This is the third of four posts about the farm accounts from Blackhall that covered the first couple of years of Thomas Smith’s occupancy of the house and farm.
The costs for farm labourers in 1863 were written in a separate section in Thomas Smith’s accounts book. Labour costs included the weekly wages for the men working regularly on the farm as well as occasional wages for others, including a few boys and girls (unnamed) and some men to cut hay, do carpentry and so forth.
Starting on 11 April 1863 and going to the end of December, the labour costs were £76 15s 8d. There was no separate account for labour costs in 1864 but we could assume they were roughly the same per month for a total cost to Thomas Smith of about £100 for the year.
The typical pay rate for one of the men regularly employed on the farm was 8 shillings a week, which seems pitifully small. This is where a different way of translating the value of the money needs to be used. To understand what would be the value of labour in the past I think it is best to use income value (or economic status) as a way of finding an equivalent in earning power.
I have used the website measuring worth to identify the equivalent in income value today. For every £1 paid to a farm labourer in 1863, the income value has been calculated as being equal to about £771 today. Using that method of calculation, the total income value for the farm workers in 1863 was equal to £60,000 today. Similarly, a weekly wage of 8 shillings would be equal to about £300 now. That is still not a princely sum but it would be possible to live on it, especially in the country where people would be growing most of their own food. The children employed for half or less than half of the men’s wages would probably be working only part-time but they would be helping to increase their family’s income.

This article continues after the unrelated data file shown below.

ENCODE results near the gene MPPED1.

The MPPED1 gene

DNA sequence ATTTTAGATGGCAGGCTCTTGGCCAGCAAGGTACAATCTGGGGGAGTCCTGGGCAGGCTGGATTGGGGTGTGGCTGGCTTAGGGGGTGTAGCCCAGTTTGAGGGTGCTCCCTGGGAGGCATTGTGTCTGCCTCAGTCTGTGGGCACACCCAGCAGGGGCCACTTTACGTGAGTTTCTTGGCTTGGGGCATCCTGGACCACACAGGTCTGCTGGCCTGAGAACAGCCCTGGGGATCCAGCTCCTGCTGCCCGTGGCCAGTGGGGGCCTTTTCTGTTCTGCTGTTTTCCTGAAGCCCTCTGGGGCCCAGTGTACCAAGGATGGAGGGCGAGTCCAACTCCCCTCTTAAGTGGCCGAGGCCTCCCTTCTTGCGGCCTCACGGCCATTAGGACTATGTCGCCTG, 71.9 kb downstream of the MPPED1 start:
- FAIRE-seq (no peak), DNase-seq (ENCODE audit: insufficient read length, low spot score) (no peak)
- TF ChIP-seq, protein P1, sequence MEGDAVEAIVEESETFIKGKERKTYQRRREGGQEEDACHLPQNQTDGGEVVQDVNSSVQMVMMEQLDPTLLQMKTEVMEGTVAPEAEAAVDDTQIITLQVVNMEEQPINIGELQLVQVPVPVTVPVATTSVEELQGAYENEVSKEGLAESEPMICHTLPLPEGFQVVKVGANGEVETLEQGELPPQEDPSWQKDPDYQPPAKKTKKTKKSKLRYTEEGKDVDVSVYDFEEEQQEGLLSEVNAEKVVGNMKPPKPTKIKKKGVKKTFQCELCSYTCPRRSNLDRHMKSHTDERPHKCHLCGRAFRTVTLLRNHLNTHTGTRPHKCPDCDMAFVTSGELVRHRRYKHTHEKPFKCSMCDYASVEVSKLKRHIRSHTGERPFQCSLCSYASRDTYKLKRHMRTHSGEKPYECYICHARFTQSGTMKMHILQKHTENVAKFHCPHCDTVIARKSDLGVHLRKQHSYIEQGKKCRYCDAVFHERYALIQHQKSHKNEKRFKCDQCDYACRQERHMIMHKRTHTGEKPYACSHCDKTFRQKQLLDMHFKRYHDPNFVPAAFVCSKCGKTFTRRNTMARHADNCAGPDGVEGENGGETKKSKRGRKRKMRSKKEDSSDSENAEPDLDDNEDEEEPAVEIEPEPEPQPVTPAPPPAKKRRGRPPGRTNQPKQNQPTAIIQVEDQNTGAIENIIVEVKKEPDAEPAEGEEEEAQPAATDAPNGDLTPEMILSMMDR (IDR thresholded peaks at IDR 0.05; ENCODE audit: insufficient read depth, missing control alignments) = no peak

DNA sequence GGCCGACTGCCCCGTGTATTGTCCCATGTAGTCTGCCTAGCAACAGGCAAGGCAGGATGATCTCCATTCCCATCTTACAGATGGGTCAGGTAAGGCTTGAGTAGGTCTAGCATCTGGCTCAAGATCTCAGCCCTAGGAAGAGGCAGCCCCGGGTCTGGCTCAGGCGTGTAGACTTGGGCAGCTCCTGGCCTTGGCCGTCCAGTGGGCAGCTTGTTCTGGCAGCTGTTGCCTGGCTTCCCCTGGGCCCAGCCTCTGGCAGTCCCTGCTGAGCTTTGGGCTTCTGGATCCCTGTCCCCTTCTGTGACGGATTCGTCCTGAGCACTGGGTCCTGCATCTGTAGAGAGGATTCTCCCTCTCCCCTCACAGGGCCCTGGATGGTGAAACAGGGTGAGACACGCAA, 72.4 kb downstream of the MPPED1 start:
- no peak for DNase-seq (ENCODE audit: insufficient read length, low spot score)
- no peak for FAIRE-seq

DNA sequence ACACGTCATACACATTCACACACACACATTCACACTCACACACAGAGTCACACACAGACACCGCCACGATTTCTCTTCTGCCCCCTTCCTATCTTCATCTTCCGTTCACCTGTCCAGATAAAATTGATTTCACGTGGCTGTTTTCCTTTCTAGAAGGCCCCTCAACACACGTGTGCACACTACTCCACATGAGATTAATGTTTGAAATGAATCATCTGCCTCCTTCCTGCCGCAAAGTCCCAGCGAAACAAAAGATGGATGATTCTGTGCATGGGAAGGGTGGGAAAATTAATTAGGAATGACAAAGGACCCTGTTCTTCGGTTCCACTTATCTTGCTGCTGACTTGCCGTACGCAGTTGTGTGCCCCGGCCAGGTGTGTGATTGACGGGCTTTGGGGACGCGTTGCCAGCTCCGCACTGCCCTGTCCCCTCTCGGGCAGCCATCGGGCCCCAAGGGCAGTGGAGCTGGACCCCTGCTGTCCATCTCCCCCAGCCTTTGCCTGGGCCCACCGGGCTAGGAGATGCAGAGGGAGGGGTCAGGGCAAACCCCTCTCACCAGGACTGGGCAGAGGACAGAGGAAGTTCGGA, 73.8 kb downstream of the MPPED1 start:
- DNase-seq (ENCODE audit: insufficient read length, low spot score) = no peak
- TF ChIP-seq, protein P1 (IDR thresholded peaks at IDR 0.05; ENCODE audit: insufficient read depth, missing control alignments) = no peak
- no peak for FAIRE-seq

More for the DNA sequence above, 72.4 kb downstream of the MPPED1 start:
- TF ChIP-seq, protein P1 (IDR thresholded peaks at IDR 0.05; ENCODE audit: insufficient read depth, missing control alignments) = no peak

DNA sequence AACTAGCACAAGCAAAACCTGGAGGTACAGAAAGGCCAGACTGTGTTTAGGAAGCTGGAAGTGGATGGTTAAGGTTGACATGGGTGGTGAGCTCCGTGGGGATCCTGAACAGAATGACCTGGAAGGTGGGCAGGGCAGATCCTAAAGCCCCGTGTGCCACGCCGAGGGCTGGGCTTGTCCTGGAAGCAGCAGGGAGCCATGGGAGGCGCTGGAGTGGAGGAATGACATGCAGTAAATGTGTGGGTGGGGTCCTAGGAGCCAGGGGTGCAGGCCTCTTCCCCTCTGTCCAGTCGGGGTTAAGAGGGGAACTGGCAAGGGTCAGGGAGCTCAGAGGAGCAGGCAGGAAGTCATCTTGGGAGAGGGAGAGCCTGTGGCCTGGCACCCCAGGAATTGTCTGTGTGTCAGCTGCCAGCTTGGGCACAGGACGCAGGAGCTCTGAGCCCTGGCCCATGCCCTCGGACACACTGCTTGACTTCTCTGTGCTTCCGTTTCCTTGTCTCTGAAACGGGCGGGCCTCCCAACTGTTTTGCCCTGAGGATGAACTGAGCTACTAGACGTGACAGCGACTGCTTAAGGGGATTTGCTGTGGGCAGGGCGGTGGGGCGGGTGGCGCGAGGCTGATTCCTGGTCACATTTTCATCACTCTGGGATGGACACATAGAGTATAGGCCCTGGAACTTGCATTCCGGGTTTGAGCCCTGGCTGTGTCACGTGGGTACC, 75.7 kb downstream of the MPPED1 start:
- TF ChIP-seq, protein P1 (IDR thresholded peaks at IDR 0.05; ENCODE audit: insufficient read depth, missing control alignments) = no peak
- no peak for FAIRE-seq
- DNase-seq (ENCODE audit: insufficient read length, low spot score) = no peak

The names shown at the beginning of this section of the accounts recur over and over again throughout the year in 1863: Christopher Gorey, Patrick Ganor, Billy Ganor (who was paid half of what the other two got either because he was a boy or he worked only half-time on the farm). Later, there is mention of James Ganor, James Monaghan and Mary Monaghan, and Biddy Fields. There are also a few mentions of other names: W. Arab and A. Arabb, paid at very low rates. Possibly these were children of the man who hired out horses to Thomas.
There were a couple of men with higher skill levels: T. Murray, carpenter, and Patrick Manging (no occupation given). Both these men were paid £1 or more each time they were employed. There was also one occasion where “Farley & Co” were employed to cut over 4 acres of hay at 14 shillings per acre. Sometimes “2 girls” or “2 boys” are listed without names and paid a lower rate than the regular men.
As you might expect, more people were employed on the farm in summer than at the beginning of the year. July was a particularly busy month, as was September.
Looking at the dates shown for the payment of the farm workers, they have a regular weekly pattern most of the time. The dates that are listed for paying the workers each week were Saturdays, according to the perpetual calendars I consulted.